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See the World Rebalancing with PopTech's Data Viz App

Make your own New York Times "news memory map" and plug into data from young people in the developing world.

This year's PopTech conference in Camden, Maine is exploring how the world is "rebalancing" from volatile times to a new equilibrium, one we can't quite predict or grasp just yet. So naturally, organizers built a slick new iPad app to help us sort it all out.

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The New York Times' "Room for Debate" Continues Snubbing Minority Thinkers

In discussing the world's diverse population, the "paper of record" once again turns to a bunch of middle-aged white men.

We've told you before that the New York Times' "Room for Debate" section, in which thought leaders discuss the news of the day, has a problem when it comes to including diverse voices. Though the topics broached in Room for Debate are frequently near and dear to the hearts of people of all colors, for whatever reason, the Times has on several occasions neglected to include the opinions of even a single minority. We called it the paper's "white people problem"; Nation editor Chris Hayes called it their "non-white people" problem. Regardless of what you call it, it's a problem, and it doesn't appear to be getting any better.

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Rejected From College: If You're a Woman, A Less-Qualified Man Probably Took Your Spot

Men are getting a leg up in the admissions game, all in favor of "gender balance."


With college acceptance letters hitting mailboxes in full force this month, high school seniors are either celebrating being accepted to their dream school, or learning to love the idea of attending a safety school. But, for female students rejected from private liberal arts institutions, that rejection might have happened precisely because they're female. Yes, so-called male affirmative action continues to roll on in private college admissions, and it's all, supposedly, in pursuit of gender balance.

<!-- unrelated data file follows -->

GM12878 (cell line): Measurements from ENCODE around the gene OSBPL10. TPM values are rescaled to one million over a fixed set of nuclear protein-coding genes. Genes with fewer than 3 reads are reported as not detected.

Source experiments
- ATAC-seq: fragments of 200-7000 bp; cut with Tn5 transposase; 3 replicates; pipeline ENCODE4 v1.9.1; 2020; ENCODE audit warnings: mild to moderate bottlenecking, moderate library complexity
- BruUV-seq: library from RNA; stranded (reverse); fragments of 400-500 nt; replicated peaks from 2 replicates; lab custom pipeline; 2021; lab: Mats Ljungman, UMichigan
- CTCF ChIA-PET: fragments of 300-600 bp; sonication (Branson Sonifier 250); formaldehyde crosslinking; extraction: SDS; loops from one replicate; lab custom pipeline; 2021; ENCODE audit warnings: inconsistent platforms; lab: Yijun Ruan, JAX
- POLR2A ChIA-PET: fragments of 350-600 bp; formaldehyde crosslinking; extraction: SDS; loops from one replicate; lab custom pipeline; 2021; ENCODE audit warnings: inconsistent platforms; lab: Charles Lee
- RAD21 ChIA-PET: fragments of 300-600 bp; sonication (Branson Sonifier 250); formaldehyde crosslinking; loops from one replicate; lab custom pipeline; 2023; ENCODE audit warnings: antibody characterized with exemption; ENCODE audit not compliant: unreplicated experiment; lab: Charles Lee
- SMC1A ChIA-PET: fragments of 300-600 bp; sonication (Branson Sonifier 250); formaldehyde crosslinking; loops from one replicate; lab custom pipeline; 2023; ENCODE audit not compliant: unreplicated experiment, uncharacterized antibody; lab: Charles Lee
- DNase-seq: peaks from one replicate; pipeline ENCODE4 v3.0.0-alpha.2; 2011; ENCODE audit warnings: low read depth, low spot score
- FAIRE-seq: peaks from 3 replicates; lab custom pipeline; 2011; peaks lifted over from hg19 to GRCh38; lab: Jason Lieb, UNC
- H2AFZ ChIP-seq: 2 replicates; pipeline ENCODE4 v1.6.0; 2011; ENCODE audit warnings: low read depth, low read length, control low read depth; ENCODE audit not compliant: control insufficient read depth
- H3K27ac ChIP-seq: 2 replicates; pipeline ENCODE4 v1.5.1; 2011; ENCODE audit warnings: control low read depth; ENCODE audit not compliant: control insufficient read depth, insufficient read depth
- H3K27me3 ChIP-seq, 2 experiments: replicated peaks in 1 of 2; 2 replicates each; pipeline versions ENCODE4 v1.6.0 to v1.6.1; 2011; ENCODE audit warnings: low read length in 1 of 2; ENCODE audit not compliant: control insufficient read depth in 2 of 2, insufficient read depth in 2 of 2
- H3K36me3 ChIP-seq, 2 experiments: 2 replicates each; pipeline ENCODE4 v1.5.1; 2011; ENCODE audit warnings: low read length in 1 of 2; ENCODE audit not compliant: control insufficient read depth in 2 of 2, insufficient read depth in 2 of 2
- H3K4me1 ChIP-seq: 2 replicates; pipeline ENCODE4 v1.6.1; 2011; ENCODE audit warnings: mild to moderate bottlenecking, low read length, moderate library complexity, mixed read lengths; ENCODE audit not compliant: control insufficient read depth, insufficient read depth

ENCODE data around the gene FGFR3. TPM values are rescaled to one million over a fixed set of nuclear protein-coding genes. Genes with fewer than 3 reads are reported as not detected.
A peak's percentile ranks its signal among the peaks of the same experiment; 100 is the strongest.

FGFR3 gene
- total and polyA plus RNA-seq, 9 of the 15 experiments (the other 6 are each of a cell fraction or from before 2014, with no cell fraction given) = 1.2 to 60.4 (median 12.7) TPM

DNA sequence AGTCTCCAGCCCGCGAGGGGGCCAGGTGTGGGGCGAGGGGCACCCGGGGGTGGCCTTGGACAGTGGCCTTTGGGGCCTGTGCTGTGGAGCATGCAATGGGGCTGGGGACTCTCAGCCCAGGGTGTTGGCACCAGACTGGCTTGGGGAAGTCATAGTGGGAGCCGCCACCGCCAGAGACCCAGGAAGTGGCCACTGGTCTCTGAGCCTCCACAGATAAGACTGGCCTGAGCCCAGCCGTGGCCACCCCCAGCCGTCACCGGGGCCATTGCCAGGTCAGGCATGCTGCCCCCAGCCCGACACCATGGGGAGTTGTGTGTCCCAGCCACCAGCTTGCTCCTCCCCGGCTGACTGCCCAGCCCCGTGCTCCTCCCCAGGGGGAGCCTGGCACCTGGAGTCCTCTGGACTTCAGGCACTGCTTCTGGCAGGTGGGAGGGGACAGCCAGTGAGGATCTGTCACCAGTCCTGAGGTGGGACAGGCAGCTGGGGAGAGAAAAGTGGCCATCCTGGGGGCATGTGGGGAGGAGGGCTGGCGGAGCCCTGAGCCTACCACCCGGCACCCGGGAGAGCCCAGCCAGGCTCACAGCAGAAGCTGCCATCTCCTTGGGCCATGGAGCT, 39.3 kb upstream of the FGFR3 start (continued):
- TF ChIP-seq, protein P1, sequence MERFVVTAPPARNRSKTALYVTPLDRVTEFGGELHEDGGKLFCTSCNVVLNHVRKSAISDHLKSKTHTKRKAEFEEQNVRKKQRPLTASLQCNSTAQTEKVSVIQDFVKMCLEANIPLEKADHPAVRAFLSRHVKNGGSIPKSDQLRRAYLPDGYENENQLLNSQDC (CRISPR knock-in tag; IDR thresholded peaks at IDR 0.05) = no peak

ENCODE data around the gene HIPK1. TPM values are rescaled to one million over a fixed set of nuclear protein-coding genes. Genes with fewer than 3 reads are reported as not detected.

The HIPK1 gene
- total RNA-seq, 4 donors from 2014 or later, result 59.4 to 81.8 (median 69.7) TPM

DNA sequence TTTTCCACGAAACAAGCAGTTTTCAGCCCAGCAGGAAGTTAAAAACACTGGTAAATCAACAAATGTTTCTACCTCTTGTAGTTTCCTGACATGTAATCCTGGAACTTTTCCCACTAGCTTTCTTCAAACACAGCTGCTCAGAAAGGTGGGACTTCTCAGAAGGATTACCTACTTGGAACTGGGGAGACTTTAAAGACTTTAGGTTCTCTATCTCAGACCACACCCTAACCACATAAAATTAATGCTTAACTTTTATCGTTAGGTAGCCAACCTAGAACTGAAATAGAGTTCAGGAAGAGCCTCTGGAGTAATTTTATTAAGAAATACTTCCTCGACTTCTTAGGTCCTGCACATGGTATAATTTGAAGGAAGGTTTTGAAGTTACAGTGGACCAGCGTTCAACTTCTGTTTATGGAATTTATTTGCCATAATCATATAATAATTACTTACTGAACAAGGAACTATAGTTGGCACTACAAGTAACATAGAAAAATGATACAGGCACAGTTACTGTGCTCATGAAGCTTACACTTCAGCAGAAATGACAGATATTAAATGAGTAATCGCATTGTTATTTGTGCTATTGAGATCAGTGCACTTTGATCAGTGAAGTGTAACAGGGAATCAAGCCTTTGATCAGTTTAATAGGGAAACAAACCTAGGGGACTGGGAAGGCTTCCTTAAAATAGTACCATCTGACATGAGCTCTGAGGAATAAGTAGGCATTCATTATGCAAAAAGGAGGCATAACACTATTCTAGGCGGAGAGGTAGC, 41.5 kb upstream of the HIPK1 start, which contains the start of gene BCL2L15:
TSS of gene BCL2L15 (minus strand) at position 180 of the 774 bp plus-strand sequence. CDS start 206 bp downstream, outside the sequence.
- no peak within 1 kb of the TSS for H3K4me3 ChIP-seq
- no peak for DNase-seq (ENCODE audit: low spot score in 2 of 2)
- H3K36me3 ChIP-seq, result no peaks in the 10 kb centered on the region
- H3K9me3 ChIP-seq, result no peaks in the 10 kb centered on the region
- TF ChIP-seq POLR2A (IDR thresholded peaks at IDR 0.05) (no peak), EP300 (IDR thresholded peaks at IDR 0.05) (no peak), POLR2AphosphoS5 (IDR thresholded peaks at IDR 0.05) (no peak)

The issue first came to the forefront back in 2006 in "To All the Girls I've Rejected" a New York Times op-ed by Kenyon College dean of admissions and financial aid Jennifer Britz. Britz described the real angst of sitting in a room of admissions officers rejecting women in favor of sometimes less-stellar male applicants all because of school's desire for gender balance. Women earn 57 percent of bachelor's degrees and, if admitted according to merit, they'd easily be two-thirds (or more) of the students on a given campus. Apparently, in pursuit of diversity, campuses don't want the student body to be more than 60 percent women.

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Food for Thinkers: The Rise of White People Food

Does a constant focus by food writers on restaurants serving local, organic food mean we're missing out on a lot of delicious meals?

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The New York Times Kind of Misinterprets a Study About Tests and Learning

A new study claims testing helps kids get smarter—except, the tests that make a difference aren't the ones you think.


Didn't you just hate that one high school teacher who always seemed to give pop quizzes? Well, according to a piece in yesterday's New York Times, that teacher might have helped you get smarter.

The article, "To Really Learn, Quit Studying and Take a Test" cites a study just published in the journal Science, that found that if a student reads a passage and then immediately takes a test requiring them to recall what they read, a full week later they'll still remember 50 percent of the information.

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Catholics Find Common Ground With Muslims over Struggles in Manhattan

You know the controversy about Manhattan's Islamic community center? Two centuries ago, the Catholics went through the same thing.


In a recent interview with the Architectural Record, the architect behind Park 51 (the so-called "Ground Zero Mosque") notes he is a Lebanese Catholic, which all things considered, is not all that remarkable in New York. What may be remarkable in a city where hundreds of churches, temples, and mosques sit side by side and Atheists give millions to Catholic schools is the degree to which history has repeated itself almost 225 years later.

In a recent New York Times article the Rev. Kevin V. Madigan tells of the rocky start that his church St. Peter's (the oldest Catholic church in the city) had when it was first proposed.

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